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You are browsing the archive for Antarctic Log Archives - The Plainspoken Scientist.

19 April 2021

#AntarcticLog: A whale of a time

What animal lives on the edge? If you’re like me, whales aren’t the first thing that comes to mind. And yet… this week’s #AntarcticLog examples tell the stories of whales with vastly different experiences when it comes to eating.

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9 April 2021

#AntArcticLog: Narwhals, narwhals, swimming in the ocean (& other whales)…

One thing I never got to do a comic about during the time at Palmer Station were the whales. Whales spouting at a distance…breaching nearby…diving, fluking, flapping…and, in the gray gloom of an early winter morning, taking an audible inhale before disappearing under the surface, ahead of a background of icebergs.  I extended my comic coverage of whales to the Arctic, as well, for the Polar Whale series. 

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6 April 2021

#AntarcticLog: The movement of glaciers

With a rumble, a rush, a splash, a gush, the glacier that forms our dramatic backdrop makes like a cow — and calves — dropping a blockbuster baby of ice into Arthur Harbor. If you’re lucky, you whirl toward it in time to see the ice fall, far enough away that the wave it creates seems to form in slow motion.  Then the roar of the wave reaches your ears across the distance. 

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26 March 2021

#AntarcticLog: How do we see what we can’t see?

More invisible stuff, you cry? What ELSE can comics show that’s tough to see? 

A big part of my Antarctic Artists and Writers program project involved making the invisible visible through visual storytelling — which can mean all kinds of things, but in my case means comics.  

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19 March 2021

#AntarcticLog: What’s the Ecostat?

As promised, I’m back with more of that invisible science.  That’s what the Antarctic Artists and Writers program of the National Science Foundation sent me to Palmer Station to do: take a close look at invisible phytoplankton and create pictures to tell their story. 

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12 March 2021

#AntarcticLog: Antarctic Service Medal

Last week I received a special package in the mail: my Antarctic Service Medal, made for my contribution to U.S. efforts to understand the continent — and the planet.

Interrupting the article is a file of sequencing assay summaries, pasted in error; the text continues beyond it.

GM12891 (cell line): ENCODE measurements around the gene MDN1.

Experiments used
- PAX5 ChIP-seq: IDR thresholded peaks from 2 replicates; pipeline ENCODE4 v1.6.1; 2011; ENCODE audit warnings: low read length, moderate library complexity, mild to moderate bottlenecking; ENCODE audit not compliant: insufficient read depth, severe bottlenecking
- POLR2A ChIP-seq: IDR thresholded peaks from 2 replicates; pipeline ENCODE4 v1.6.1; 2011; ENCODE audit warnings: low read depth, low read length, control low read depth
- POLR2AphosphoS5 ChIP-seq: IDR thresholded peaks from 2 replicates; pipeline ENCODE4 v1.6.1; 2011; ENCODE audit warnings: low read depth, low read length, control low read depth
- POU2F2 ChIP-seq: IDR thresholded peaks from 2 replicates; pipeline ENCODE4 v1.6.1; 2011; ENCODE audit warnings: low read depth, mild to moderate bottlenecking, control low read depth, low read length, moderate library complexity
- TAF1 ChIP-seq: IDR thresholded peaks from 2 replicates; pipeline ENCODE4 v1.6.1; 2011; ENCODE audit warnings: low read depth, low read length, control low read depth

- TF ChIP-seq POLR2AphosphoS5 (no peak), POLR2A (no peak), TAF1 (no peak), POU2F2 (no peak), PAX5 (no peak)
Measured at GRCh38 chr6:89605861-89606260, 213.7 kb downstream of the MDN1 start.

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5 March 2021

#AntarcticLog: Sanna’s Reindeer

Sanna Vannar is the president of Sáminuorro, the Swedish Association of Young Saami.  The Saami people span four nations: Sweden, Norway, Finland, and Russia. Sanna’s family have been reindeer herders for generations, which puts them in a unique position to evaluate the reindeer’s response to the changing northern climate.

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26 February 2021

#AntarcticLog: Canaries in the Coal Mine

When it come to climate change and its impact on the animal world, there’s more than one “canary in the coal mine.” To mix a few potent metaphors, the dominoes are falling — and, if it’s true that God is in the details, it’s fair to say that individual animals help tell the story.  As I work to make climate change science accessible and comprehensible through #AntarcticLog, I’ve found myself leaning on keystone species.  The assortment featured here tell separate stories about the effects of global warming, and they add up to a clear picture of what’s happening. 

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19 February 2021

#AntarcticLog: Ivan the Terrabus

Finally, lest you think my life is all blissful polar adventure, let me share a regret: I have not yet ridden in Ivan the Terrabus, the most excellent vehicle that carries people from the airstrip to the home-away-from-home  known as Mactown — McMurdo Station.  

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12 February 2021

#AntarcticLog: Antarctic Classics 

Who’s reading #AntarcticLog comics?  Lots of different people actually. At first I thought it was just my friends and family, but as I began to cover the work of particular scientists, it caught the attention of the science community, as well.  Science communicators paid attention, and — sure enough — Antarctica worked its magic on the general population, especially teachers and their students.    

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